June 2015
Volume 56, Issue 7
Free
ARVO Annual Meeting Abstract  |   June 2015
Effect of a lipid emulsion drop on tear film characteristics of habitual contact lens wearers
Author Affiliations & Notes
  • Athira Rohit
    Optometry, Brien Holden Vision Institute, Sydney, NSW, Australia
    School of Optometry and Vision Science, University of New South Wales, Sydney, NSW, Australia
  • Mark D P Willcox
    Optometry, Brien Holden Vision Institute, Sydney, NSW, Australia
    School of Optometry and Vision Science, University of New South Wales, Sydney, NSW, Australia
  • Todd Mitchell
    University of Wollongong, Wollongong, NSW, Australia
  • Fiona Stapleton
    Optometry, Brien Holden Vision Institute, Sydney, NSW, Australia
    School of Optometry and Vision Science, University of New South Wales, Sydney, NSW, Australia
  • Footnotes
    Commercial Relationships Athira Rohit, None; Mark Willcox, None; Todd Mitchell, None; Fiona Stapleton, None
  • Footnotes
    Support None
Investigative Ophthalmology & Visual Science June 2015, Vol.56, 3156. doi:
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    • Get Citation

      Athira Rohit, Mark D P Willcox, Todd Mitchell, Fiona Stapleton, ; Effect of a lipid emulsion drop on tear film characteristics of habitual contact lens wearers. Invest. Ophthalmol. Vis. Sci. 2015;56(7 ):3156.

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      © ARVO (1962-2015); The Authors (2016-present)

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Abstract

Purpose: To determine the effect of an exogenous lipid supplement on the clinical, functional and biochemical aspects of tear film lipid layer in habitual contact lens wearers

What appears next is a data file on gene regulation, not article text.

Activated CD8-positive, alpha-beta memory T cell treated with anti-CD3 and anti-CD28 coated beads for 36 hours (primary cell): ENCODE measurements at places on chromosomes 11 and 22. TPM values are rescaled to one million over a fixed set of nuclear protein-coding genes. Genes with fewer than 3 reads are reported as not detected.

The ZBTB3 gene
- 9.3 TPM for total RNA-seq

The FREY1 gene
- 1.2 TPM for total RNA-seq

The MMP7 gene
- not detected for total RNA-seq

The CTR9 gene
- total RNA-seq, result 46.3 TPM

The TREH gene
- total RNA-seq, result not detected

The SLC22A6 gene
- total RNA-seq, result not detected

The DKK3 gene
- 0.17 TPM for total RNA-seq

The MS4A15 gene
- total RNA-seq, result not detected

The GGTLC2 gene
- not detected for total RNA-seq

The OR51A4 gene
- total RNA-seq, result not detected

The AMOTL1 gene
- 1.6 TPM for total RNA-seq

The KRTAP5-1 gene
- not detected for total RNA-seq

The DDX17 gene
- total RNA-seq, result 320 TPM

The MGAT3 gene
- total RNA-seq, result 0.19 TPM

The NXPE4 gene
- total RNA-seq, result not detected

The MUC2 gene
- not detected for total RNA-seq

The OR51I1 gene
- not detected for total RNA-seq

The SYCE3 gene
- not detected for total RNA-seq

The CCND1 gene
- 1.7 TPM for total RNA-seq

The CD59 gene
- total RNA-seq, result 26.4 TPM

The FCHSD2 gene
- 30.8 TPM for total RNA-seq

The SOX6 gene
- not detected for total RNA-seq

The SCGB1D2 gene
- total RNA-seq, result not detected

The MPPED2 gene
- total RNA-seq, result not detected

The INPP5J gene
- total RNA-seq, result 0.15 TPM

Methods: 40 habitual soft contact lens wearers (16 symptomatic, 24 asymptomatic) were recruited to a double-masked, randomized crossover trial with a baseline with no intervention, and 2 intervention visits after using an emulsion drop containing phosphatidylglycerol (PG) or a saline drop as a placebo. Participants used the drops 3 times a day for two weeks with a 24-hour washout period between the intervention and placebo visits. Visits occurred following 14 days of use after 6-8 hours of lens wear. All participants wore Air Optix® contact lenses. Contact lens wear comfort, stability of the tear film (NISDT) and tear evaporation rate (TER) were assessed with lenses in situ. Basal tears (10 μl) were collected to characterize the tear lipidome and to analyze the concentration and activity of phospholipase enzyme (sPLA2) and the concentration of malondialdehyde (MDA).

Results: Symptomatic compared to asymptomatic wearers showed shorter NISDT at baseline (4.2vs6.8 sec p=0.002) and with the placebo drop (2.7vs3.9 sec p=0.03) but not with the use of the lipid drop (4.2vs4.6 sec p>0.05). Symptomatic compared to asymptomatic wearers had higher concentrations of lysophosphatidylethanolamine in tears with the lipid drop (12.2vs5.2 pmol/ μl p=0.04). As the NISDT increased (R2=0.03 p=0.05) and TER decreased (R2=0.08, p=0.001), lens wear comfort improved. An increased concentration of lysophosphatidylcholine reduced comfort (R2=0.12 p=0.03). With longer duration of NISDT, the TER decreased (R2=0.04 p=0.02), the concentration of sPLA2 (R2=0.09 p=0.003) and free cholesterol (R2=0.18 p=0.008) reduced. As the TER increased, there were higher levels of sPLA2 (R2=0.08 p=0.006) and MDA (R2=0.14 p=0.004) in the tears.

Conclusions: Compared with placebo, exogenous phospholipid drops improved the tear film stability in symptomatic wearers. However, the concentration of degraded lipids remained higher in symptomatic wearers compared to asymptomatic wearers with the use of lipid drop. Among the habitual contact lens wearers, improved contact lens wear comfort was associated with longer tear film stability, reduced tear evaporation rate and a lower concentration of degraded lipids.

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